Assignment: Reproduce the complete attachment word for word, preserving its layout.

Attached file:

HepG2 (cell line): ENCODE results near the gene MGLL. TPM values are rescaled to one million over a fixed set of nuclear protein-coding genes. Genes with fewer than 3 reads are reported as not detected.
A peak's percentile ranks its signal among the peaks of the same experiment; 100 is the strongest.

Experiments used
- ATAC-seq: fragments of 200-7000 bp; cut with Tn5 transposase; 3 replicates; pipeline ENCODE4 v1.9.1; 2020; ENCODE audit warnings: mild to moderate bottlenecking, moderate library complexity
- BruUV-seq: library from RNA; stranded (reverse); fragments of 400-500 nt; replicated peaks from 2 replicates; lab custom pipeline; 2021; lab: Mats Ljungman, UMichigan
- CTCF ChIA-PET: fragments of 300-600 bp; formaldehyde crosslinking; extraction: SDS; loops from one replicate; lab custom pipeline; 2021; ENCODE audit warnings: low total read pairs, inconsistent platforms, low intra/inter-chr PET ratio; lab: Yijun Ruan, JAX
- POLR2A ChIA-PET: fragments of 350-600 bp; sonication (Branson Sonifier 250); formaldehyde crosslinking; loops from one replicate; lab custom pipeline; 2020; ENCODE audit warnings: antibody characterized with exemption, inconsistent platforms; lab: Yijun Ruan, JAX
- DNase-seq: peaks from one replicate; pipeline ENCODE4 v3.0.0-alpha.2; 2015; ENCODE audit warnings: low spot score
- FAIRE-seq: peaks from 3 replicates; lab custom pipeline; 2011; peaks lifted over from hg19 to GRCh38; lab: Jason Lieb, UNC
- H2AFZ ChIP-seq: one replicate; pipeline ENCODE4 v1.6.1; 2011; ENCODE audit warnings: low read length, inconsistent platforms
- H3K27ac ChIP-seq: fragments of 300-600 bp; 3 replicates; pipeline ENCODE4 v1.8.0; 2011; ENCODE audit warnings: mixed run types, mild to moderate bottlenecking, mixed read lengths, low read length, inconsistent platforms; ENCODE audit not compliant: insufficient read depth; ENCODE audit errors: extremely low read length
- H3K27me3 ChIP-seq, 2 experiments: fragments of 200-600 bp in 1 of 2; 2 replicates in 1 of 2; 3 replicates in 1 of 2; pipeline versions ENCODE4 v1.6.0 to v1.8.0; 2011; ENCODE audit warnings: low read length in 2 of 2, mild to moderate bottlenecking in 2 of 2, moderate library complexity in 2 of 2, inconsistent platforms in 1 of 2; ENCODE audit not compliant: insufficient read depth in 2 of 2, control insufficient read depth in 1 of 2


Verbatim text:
HepG2 (cell line): ENCODE results near the gene MGLL. TPM values are rescaled to one million over a fixed set of nuclear protein-coding genes. Genes with fewer than 3 reads are reported as not detected.
A peak's percentile ranks its signal among the peaks of the same experiment; 100 is the strongest.

Experiments used
- ATAC-seq: fragments of 200-7000 bp; cut with Tn5 transposase; 3 replicates; pipeline ENCODE4 v1.9.1; 2020; ENCODE audit warnings: mild to moderate bottlenecking, moderate library complexity
- BruUV-seq: library from RNA; stranded (reverse); fragments of 400-500 nt; replicated peaks from 2 replicates; lab custom pipeline; 2021; lab: Mats Ljungman, UMichigan
- CTCF ChIA-PET: fragments of 300-600 bp; formaldehyde crosslinking; extraction: SDS; loops from one replicate; lab custom pipeline; 2021; ENCODE audit warnings: low total read pairs, inconsistent platforms, low intra/inter-chr PET ratio; lab: Yijun Ruan, JAX
- POLR2A ChIA-PET: fragments of 350-600 bp; sonication (Branson Sonifier 250); formaldehyde crosslinking; loops from one replicate; lab custom pipeline; 2020; ENCODE audit warnings: antibody characterized with exemption, inconsistent platforms; lab: Yijun Ruan, JAX
- DNase-seq: peaks from one replicate; pipeline ENCODE4 v3.0.0-alpha.2; 2015; ENCODE audit warnings: low spot score
- FAIRE-seq: peaks from 3 replicates; lab custom pipeline; 2011; peaks lifted over from hg19 to GRCh38; lab: Jason Lieb, UNC
- H2AFZ ChIP-seq: one replicate; pipeline ENCODE4 v1.6.1; 2011; ENCODE audit warnings: low read length, inconsistent platforms
- H3K27ac ChIP-seq: fragments of 300-600 bp; 3 replicates; pipeline ENCODE4 v1.8.0; 2011; ENCODE audit warnings: mixed run types, mild to moderate bottlenecking, mixed read lengths, low read length, inconsistent platforms; ENCODE audit not compliant: insufficient read depth; ENCODE audit errors: extremely low read length
- H3K27me3 ChIP-seq, 2 experiments: fragments of 200-600 bp in 1 of 2; 2 replicates in 1 of 2; 3 replicates in 1 of 2; pipeline versions ENCODE4 v1.6.0 to v1.8.0; 2011; ENCODE audit warnings: low read length in 2 of 2, mild to moderate bottlenecking in 2 of 2, moderate library complexity in 2 of 2, inconsistent platforms in 1 of 2; ENCODE audit not compliant: insufficient read depth in 2 of 2, control insufficient read depth in 1 of 2